Sunday, December 30, 2012

How to Repair a Reversible Men's Belt

Repaired Belts
By Gary Boutin

Supplies and Tools:
Aviation snips
Belt buckle with two screws
Felt tip 
Ruler
Saucer
Screwdriver jewel flat tip
Scissors
Table or flat surface

It happens every time, you get a new belt, then all of a sudden the belt start to come apart. Most times it comes apart on one end. If you had to go the the local Men's shop you could spend at much as $50 for a new belt, and more if you had a reversible belt like this one.

This post shows the ten steps on how to repair this belt and save some cash. Hard to believe that this is an easy fix. Follow the steps below to repair your belt.
Step 1: Fig.1 shows the belt buckle has completely given up and is falling off the belt. Now place the belt on a table or flat surface.
Fig.1 Leather belt
pulled away
Step 2: Fig.2 shows a flat screwdriver from the jewel case and pick the one that fits the screws on the back of the broken belt. A regular flat screwdriver tip is to large for these screws that why Jewel screwdrivers need to be used for this job.
Fig.2 Use 
screwdriver
Step 3: Fig.3 shows this adage: "Righty-tighty, lefty-loosey." turn the screwdriver left and loosen the little screw completely out of the twist bracket. Hold on to those screws.
Fig.3 
Removing screws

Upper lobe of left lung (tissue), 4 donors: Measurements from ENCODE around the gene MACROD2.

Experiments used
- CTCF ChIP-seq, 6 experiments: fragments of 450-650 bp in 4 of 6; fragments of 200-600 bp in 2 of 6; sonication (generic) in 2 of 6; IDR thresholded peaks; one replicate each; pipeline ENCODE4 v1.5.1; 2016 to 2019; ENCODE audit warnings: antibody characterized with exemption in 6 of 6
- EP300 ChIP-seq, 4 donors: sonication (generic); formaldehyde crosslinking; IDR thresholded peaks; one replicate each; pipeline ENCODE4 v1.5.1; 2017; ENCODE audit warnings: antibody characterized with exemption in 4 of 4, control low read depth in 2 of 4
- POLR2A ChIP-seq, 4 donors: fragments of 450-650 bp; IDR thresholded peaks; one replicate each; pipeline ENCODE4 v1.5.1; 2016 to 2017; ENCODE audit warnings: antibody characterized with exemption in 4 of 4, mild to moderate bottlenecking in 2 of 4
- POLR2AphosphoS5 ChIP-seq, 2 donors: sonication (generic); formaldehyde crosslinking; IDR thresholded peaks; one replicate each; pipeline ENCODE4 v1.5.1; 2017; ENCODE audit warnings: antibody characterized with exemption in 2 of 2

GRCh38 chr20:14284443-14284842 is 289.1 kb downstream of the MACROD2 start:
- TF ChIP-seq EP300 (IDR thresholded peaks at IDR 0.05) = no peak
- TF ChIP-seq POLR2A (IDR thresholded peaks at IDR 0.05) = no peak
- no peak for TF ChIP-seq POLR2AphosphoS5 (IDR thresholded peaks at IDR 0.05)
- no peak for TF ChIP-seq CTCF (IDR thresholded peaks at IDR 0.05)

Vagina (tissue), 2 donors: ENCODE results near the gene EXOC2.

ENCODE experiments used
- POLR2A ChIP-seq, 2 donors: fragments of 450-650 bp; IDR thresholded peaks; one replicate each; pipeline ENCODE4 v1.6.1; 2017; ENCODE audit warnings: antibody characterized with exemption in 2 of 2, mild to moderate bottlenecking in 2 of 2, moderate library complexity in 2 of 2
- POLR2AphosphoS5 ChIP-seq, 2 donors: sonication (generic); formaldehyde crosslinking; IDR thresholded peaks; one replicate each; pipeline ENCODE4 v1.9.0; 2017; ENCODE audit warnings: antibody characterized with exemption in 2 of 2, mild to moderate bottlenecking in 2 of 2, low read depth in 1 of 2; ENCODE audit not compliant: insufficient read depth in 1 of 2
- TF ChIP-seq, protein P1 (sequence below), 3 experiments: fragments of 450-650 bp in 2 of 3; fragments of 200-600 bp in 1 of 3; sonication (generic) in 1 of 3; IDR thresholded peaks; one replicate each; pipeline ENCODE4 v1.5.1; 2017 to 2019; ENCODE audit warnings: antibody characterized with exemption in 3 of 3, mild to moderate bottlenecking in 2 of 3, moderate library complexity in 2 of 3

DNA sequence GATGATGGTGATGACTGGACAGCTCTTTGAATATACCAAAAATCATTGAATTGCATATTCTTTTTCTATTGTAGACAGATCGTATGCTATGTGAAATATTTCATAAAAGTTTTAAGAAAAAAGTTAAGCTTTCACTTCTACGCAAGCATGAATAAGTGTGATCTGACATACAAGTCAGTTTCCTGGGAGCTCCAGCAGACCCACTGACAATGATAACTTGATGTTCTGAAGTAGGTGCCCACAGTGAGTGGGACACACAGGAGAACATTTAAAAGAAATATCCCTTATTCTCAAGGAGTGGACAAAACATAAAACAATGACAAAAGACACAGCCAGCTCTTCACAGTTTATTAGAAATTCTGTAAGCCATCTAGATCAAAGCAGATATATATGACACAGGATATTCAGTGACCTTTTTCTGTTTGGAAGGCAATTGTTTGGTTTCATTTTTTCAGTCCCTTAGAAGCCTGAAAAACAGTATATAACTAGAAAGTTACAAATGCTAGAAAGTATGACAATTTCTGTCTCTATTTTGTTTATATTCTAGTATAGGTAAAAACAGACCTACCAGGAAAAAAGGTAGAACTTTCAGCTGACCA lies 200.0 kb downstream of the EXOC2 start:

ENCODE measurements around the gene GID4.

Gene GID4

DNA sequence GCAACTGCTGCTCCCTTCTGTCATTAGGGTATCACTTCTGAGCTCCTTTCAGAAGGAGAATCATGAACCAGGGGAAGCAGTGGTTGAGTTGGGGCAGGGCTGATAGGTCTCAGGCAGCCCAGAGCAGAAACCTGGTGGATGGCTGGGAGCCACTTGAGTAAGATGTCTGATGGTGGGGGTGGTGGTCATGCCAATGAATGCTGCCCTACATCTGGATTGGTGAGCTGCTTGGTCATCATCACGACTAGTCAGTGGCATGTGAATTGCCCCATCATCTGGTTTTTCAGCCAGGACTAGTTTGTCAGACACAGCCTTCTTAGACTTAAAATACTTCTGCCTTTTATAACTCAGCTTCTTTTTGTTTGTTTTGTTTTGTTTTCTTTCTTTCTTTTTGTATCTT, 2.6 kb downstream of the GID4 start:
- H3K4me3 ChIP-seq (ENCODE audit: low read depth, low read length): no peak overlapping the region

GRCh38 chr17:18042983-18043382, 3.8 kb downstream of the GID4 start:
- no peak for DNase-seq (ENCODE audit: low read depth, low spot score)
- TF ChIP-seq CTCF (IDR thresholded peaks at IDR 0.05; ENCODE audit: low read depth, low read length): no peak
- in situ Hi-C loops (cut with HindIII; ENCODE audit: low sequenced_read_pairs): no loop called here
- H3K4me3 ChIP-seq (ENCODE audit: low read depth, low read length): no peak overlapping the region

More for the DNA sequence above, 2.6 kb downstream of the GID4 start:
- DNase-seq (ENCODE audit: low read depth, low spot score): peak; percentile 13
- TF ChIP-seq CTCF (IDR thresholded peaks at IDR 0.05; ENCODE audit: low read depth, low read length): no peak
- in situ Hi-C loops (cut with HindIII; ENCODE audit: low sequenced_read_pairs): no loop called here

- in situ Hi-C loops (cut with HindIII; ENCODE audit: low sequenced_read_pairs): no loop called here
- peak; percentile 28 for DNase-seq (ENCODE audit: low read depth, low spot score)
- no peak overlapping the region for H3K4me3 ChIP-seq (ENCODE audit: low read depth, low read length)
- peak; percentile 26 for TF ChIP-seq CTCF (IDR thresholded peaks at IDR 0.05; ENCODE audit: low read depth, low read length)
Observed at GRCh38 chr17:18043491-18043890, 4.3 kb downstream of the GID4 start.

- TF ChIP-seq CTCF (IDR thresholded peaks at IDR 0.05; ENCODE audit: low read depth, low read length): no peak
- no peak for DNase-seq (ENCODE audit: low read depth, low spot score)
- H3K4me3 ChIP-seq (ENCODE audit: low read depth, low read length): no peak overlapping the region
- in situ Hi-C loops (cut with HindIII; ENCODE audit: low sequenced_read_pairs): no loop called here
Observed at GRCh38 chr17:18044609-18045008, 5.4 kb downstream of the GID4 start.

Step 4: Now do the other side, then place those two screws into a saucer, something that will hold your metal screws.  
Step 5: Fig.4 shows the belt buckle has been separated from the belt.
Fig.4 Separate 
belt from buckle
Step 6: Draw a line on the belt.
Step 7: Use the aviation snip or scissors to cut your belt and follow the line you drew earlier.
Step 8: Place the belt new end into the buckle end.
Step 9: Fig.5 shows the screws one by one into those little hole on the back of the belt buckle and use the jewel screwdriver to screw into the belt. Not to far, the screw should be the same height at the belt buckle.
Fig.5 All repaired 
and ready to use
Step 10: Now do the other side and the job is done, you have just save $50 and saved this belt from the dump yard.




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    Note: The DIY Advisor assumes no liability for omissions, errors or the outcome of any jobs. The reader must always exercise reasonable caution, follow current codes and regulations that may apply, and is urged to consult with a licensed contractor if in doubt about any steps on these posts. All names were changed to protect client's privacy. DIY Advisor. Reproduction of site content including photos without permission prohibited. All rights reserved. © Copyright 2011-

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